PHOTO BY RACHAEL CLIPPER

 Clipper didn’t tell Sara that he had AIDS until their second dinner date. After a meal at Hooters, he told her to go consult anyone she trusted — friends, relatives, medical professionals — before deciding whether to continue their relationship.
A few days later she called and asked him to meet her at the Station House, a gay bar Sara frequented with her friend Jimmy. When Clipper walked in, Sara ran to him, jumped into his arms, and told him she loved him. Her relatives didn’t have quite the same reaction.
“She told me that she had met this guy and she really liked him, and he was really good to her, and she thought she wanted to move in with him, but he has AIDS. And I said, ‘Sara! Sara Lynn!’ But she knew more about it than I did,” says Marge. “She was an avid reader, very intelligent, and she got a lot of information from the hospitals. She said, ‘I’ve done my homework, I know all about it, and I’m not worried about getting it.’ ”
When she met Clipper, Marge thought he was “a little pushy.” Nevertheless, she understood why Sara was drawn to him. “He was very sympathetic to her life and the way her life had gone, and Sara needed that,” she says. Clipper wanted to wed Sara but discovered that marriage would drastically decrease his monthly disability checks. They settled for living together and wearing wedding bands, and they planned to have an unofficial marriage ceremony on a Cancun beach in 2005. Deliriously in love, Clipper showered Sara with gifts: everything from new eyeglasses to tattoos, and numerous surprise bouquets of roses.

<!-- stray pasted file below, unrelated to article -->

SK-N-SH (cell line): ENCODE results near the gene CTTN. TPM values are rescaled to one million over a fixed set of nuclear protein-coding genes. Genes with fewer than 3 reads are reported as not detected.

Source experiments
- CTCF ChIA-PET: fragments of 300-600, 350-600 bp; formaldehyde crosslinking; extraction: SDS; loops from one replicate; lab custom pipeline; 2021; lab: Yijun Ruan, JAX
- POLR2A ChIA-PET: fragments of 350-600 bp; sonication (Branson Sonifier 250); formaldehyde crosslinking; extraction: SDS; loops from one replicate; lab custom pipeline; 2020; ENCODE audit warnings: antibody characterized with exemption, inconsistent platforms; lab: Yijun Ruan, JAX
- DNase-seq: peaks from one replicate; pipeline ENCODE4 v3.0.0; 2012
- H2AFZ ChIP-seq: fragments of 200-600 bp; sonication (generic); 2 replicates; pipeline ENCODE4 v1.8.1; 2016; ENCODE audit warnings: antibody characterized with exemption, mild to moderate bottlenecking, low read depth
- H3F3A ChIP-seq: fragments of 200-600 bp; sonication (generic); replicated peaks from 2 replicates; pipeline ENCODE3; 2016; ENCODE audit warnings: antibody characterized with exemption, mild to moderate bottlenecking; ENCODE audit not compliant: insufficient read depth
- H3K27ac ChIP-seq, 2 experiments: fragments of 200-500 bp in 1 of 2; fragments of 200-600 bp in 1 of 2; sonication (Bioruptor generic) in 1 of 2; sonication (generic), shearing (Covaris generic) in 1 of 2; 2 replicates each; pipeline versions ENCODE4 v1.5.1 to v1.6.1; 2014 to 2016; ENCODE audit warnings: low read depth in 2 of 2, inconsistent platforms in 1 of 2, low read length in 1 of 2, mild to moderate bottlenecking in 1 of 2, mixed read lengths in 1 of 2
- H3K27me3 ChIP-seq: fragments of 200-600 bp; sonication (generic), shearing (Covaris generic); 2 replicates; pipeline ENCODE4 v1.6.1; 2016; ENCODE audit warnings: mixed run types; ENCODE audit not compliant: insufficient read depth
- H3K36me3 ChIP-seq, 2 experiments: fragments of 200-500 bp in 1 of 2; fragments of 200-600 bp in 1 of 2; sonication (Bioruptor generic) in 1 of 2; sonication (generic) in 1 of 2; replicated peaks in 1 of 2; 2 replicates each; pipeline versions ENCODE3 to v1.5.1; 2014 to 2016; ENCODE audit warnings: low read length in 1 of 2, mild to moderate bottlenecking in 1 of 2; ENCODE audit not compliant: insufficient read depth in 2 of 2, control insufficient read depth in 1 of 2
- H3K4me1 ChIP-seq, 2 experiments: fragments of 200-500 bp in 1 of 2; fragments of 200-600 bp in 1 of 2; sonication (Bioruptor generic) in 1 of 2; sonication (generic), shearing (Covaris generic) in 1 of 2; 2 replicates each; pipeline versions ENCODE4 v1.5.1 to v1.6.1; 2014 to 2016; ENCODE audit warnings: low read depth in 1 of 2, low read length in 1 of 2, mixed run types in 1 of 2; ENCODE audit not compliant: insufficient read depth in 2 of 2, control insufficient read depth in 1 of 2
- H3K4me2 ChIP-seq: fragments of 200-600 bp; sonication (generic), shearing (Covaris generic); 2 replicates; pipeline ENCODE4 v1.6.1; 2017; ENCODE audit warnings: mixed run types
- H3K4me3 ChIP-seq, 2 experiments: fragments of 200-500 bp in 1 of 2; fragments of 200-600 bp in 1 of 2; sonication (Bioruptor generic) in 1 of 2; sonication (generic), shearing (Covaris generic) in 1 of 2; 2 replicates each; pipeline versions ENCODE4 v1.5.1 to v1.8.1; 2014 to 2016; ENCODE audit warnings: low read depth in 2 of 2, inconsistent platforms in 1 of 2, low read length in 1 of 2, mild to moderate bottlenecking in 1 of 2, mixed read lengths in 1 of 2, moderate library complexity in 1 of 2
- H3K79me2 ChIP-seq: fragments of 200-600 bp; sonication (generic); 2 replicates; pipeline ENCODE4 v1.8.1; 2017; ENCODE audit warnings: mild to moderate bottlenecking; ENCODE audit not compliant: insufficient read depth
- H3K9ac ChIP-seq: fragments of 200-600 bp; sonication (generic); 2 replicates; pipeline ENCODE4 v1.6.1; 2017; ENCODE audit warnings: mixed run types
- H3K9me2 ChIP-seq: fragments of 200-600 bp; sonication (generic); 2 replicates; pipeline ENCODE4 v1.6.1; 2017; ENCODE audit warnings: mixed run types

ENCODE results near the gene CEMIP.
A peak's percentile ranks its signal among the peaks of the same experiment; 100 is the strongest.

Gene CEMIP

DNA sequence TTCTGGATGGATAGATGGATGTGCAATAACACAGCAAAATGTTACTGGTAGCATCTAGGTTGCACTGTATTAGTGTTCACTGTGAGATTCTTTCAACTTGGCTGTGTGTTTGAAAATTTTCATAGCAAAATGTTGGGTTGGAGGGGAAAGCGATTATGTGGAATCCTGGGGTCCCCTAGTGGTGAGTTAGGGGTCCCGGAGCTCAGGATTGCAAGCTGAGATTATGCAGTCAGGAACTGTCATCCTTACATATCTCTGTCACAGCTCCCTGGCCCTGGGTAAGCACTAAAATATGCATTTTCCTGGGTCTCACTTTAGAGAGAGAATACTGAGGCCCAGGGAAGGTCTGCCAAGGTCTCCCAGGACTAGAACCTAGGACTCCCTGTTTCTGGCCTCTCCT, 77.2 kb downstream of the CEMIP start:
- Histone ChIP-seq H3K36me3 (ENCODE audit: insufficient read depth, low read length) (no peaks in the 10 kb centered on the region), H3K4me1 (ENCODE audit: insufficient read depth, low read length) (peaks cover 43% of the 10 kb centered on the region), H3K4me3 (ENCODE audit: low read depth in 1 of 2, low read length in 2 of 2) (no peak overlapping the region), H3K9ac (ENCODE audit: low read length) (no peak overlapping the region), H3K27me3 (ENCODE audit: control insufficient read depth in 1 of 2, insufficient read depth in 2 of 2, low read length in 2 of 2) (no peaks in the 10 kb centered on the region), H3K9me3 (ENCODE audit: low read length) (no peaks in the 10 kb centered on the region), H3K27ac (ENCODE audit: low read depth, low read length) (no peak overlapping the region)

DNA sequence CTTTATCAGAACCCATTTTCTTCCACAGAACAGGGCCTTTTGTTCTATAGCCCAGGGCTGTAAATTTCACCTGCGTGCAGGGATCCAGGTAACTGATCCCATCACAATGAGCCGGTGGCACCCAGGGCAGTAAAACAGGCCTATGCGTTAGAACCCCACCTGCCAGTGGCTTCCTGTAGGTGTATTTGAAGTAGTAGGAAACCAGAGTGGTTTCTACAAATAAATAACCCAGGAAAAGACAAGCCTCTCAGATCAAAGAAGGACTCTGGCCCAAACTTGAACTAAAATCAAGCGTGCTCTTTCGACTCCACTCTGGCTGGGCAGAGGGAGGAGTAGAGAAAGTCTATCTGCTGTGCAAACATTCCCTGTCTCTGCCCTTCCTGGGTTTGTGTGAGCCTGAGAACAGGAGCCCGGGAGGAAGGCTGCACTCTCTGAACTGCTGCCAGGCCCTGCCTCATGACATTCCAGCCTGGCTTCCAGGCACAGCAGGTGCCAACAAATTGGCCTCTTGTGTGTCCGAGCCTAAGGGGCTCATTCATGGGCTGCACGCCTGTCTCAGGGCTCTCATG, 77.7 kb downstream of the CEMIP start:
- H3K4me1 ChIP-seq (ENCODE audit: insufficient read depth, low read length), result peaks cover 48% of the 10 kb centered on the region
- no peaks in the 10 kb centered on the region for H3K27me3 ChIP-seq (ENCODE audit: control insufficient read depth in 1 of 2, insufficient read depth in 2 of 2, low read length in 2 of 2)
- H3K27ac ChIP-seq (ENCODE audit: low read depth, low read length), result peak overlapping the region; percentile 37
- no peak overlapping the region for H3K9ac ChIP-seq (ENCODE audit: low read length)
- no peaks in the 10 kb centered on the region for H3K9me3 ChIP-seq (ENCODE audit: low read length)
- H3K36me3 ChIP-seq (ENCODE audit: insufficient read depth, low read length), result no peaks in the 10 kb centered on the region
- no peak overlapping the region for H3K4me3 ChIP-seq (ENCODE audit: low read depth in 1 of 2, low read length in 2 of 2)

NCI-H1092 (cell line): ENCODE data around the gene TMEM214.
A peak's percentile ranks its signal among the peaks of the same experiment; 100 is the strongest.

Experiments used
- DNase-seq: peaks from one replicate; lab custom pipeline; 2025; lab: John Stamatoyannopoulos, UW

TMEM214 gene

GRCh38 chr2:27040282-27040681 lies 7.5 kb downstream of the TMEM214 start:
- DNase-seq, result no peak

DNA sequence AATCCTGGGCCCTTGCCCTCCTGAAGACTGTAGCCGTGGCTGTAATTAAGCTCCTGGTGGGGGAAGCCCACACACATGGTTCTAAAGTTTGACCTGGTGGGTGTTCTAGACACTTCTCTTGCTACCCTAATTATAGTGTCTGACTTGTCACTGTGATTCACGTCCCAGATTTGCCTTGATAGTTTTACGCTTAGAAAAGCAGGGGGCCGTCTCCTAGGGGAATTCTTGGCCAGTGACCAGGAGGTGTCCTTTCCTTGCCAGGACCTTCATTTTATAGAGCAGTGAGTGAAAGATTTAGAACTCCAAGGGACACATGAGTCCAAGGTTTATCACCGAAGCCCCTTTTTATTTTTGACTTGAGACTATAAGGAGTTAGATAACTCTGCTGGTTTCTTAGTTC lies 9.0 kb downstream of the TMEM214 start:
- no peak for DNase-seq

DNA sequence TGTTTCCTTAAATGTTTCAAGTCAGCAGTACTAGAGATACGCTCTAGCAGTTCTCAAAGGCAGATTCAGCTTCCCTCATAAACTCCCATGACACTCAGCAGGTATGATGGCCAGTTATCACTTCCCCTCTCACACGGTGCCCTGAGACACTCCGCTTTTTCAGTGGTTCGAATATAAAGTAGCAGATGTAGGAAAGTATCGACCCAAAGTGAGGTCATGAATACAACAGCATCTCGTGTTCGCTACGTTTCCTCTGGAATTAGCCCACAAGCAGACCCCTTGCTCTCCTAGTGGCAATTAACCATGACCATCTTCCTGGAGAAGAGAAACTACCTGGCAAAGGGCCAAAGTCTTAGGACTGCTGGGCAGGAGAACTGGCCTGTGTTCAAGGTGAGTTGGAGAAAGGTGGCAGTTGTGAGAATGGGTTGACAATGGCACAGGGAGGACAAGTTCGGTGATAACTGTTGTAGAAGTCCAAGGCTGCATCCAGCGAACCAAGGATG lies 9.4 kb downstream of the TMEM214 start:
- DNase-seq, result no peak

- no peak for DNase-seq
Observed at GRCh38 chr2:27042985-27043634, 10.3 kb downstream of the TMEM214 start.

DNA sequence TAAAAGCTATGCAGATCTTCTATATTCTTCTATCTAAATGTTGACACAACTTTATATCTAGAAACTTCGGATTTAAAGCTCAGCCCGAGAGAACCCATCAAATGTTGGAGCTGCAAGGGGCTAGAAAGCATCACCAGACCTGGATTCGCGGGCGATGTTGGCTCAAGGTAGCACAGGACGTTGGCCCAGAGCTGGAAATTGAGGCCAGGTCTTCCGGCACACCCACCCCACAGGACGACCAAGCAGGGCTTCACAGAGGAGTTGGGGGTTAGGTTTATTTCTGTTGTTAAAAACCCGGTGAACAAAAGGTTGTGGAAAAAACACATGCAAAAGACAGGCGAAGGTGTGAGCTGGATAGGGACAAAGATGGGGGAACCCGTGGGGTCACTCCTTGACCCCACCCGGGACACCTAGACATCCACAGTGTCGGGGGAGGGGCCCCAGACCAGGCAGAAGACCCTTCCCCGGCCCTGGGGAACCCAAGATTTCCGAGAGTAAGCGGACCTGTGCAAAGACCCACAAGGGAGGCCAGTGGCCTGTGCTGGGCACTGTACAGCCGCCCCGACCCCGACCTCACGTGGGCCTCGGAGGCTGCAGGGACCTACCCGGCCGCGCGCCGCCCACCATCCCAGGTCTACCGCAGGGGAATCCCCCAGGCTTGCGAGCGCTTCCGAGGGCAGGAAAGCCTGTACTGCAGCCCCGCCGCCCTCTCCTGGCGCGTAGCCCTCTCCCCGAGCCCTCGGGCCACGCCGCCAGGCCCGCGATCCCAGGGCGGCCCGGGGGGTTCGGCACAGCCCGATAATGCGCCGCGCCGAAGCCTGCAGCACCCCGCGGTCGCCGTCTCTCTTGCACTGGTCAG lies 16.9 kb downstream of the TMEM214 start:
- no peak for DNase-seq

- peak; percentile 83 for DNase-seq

Rachael, Clipper’s now-18-year-old daughter, watched this romance somewhat warily. She accepted Sara’s presence in their home for one reason: “You could tell that she honestly did love my dad.”
But before Rachael knew it, she found herself becoming close to Sara. They shared a similar dry sense of humor, they both loved to dance to the Violent Femmes and sing along to Indigo Girls, and they could swap and borrow each other’s clothes. “She changed a lot about my life and probably the way I think about life,” Rachael says. Sara’s family noticed that Clipper changed Sara. “She definitely bettered herself, in a lot of ways,” says Sara’s brother, Jonathan. “She seemed a lot happier in life, more motivated, energized, and off whatever drugs it was that she liked.”
“She always had a smile on her face when she was with him,” says Sara’s mother, Toni Ushman. “Anything she wanted, he made sure she got it. He just idolized her. He would take pictures of her for hours. They were going to get married. She had a beautiful engagement ring.”